I was initially unsure of whether to include this film as Hercules comes from classic Greek mythology and I was unfamiliar with the actual comic that inspired it. But after seeing the film, it really is quite obvious that it’s not directly inspired by the original myths and legends of the hero, but instead is one step removed and is adapted from a comic book from Radical Publishing called Hercules: The Thracian Wars which takes the air out of Hercules’s legend and places him as a mercenary with a storyteller trumping up his exploits. When this film came out, I generally heard negative reviews about it which made me less likely to see it, though many noted the film’s mis-marketing as a factor which sold the film with Hercules being the legend that he is known for. In fact, nearly all of the opening few minutes of the movie which detail his fantastic exploits showed up in the trailer. But, as I wasn’t deluded by the trailers and knew what I was going in for, I appreciated the film’s exploration of the difference between myth and reality. What I didn’t fully buy into was when the film started buying into its own sense of mythical reality towards the end.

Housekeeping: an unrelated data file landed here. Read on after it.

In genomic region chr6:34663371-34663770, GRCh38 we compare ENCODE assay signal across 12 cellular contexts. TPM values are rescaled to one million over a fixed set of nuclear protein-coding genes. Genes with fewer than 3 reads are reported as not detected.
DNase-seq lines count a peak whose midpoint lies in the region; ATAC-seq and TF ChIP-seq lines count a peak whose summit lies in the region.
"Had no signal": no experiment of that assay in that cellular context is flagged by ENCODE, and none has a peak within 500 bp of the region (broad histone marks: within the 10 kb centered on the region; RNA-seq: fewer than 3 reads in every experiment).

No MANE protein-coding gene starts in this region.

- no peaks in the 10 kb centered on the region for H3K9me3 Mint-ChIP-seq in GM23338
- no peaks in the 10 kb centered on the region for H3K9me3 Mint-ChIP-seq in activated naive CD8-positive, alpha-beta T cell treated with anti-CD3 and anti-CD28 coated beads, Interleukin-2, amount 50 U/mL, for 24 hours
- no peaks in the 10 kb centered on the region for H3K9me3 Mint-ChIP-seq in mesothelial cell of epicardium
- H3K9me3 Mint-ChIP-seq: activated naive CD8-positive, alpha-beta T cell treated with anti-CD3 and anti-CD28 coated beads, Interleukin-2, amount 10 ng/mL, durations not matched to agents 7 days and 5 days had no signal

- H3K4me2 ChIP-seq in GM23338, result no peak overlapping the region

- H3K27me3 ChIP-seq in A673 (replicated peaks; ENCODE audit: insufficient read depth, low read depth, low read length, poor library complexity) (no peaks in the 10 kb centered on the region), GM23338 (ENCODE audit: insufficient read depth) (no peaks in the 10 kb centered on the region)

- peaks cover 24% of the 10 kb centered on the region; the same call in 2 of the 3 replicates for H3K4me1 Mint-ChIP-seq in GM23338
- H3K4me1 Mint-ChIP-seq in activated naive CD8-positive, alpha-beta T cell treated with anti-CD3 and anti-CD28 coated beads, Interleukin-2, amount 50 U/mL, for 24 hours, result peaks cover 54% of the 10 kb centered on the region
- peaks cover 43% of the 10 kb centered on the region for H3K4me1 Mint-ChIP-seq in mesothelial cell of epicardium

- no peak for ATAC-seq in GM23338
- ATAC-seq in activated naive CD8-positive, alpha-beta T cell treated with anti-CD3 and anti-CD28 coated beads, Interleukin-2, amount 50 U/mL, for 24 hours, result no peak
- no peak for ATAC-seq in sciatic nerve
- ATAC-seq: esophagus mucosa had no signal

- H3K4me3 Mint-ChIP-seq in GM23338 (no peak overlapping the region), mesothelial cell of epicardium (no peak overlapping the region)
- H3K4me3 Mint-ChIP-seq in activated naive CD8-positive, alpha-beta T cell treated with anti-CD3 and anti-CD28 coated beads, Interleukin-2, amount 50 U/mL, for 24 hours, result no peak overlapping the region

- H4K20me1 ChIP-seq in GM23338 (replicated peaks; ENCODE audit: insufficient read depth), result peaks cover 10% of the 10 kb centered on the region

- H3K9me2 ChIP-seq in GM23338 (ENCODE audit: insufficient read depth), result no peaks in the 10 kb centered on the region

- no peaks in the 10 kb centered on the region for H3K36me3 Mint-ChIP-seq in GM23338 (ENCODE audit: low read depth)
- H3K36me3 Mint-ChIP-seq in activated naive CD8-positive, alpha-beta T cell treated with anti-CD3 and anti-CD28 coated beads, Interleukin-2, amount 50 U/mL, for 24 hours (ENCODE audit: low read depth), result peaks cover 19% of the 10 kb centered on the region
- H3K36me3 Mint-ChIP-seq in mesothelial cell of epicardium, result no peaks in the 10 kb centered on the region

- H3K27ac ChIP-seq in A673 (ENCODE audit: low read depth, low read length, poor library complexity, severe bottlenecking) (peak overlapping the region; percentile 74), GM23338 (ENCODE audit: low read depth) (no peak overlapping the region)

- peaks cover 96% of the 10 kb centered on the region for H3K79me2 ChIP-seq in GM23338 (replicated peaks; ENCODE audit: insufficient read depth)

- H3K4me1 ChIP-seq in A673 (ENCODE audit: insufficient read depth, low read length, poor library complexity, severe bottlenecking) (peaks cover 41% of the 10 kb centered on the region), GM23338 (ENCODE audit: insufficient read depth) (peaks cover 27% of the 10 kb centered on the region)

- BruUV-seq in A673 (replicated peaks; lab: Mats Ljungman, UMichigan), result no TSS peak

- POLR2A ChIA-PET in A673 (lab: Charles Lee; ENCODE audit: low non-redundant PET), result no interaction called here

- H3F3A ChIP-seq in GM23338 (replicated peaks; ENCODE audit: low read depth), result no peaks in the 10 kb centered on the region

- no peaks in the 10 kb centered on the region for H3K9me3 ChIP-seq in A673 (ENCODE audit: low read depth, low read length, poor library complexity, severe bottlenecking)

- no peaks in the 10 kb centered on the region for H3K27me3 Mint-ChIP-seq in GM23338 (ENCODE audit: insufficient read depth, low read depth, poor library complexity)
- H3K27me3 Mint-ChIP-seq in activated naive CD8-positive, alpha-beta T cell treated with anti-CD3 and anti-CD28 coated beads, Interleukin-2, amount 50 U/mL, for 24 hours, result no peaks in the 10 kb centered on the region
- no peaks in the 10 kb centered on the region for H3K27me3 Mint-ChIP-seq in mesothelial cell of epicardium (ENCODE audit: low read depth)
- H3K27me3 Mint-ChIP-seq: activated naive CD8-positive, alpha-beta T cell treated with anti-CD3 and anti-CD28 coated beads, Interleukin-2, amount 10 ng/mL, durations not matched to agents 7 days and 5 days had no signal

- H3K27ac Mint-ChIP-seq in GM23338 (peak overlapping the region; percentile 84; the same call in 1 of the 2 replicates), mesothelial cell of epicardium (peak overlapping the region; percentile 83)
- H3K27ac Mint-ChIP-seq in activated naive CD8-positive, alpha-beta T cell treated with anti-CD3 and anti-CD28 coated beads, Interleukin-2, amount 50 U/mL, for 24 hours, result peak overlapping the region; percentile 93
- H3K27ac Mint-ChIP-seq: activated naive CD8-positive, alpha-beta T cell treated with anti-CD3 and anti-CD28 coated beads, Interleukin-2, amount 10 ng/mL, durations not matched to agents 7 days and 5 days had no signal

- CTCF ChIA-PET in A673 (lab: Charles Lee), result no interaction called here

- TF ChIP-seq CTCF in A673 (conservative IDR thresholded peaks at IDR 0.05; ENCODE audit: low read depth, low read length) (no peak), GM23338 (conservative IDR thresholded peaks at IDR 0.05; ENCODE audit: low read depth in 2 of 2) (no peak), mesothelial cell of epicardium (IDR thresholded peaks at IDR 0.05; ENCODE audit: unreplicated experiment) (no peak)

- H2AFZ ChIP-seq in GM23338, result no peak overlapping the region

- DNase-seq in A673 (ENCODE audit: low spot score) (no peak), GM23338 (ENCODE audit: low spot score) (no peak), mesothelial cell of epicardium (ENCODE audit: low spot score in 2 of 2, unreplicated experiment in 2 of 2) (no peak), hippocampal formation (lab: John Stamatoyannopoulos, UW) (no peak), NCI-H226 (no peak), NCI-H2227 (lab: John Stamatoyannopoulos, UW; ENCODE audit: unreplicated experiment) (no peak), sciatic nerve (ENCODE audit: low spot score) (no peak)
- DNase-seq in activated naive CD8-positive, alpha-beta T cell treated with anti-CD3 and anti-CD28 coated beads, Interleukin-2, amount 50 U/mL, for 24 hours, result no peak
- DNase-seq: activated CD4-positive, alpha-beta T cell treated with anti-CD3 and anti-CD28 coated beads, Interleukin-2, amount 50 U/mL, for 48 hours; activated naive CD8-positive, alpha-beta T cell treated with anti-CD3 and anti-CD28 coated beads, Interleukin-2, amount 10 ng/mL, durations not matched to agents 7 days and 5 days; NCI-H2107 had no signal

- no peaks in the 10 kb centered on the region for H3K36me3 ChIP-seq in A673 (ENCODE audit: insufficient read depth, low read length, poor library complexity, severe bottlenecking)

To start things off by making a little clarification. This is not an origin story for Hercules, this is not about the gods. There are no mythical beasts roaming the countryside. Instead, there are a band of heroes that live off of the stories told of their leader until they make enough money from “one last job” to retire. There are clearly elements of other films and stories in here, you get to see the group perform a hustle of sorts at the beginning of the film. There is also the element of the band of heroes where each member has a unique skill that they are exceedingly good at, from archery to knives to sheer berserker rage. The one member that did feel a little bit out of place in this band was Ian McShane’s Amphiaraus who is equal parts seer, warrior, and weaponsmith. There are several moments with some primitive gadgetry going on with extending blades and such that felt a bit out of place compared to everything else that was going on. The other members were quite likable, though fairly generic. Atalanta was a great archer with skills similar in scope to Legolas and a general air that she is better than any man, though never specifically uses her feminine wiles for any purpose. Autolycus is the most gold-minded of the group who leaves when the money comes into question over the ethics only to quite obviously come back when things look darkest. Tydeus was the most interesting character and one that’s not often seen in these types of films as an almost animalistic warrior with severe trauma over the horrors of war he saw as a child, but completely loyal to Hercules and the rest of the troop. And of course Dwayne Johnson himself as Hercules was a great lead who was able to pull off the quieter moments in between the battles to show him as a likable character as well as the the battle scenes where he gets to be a badass.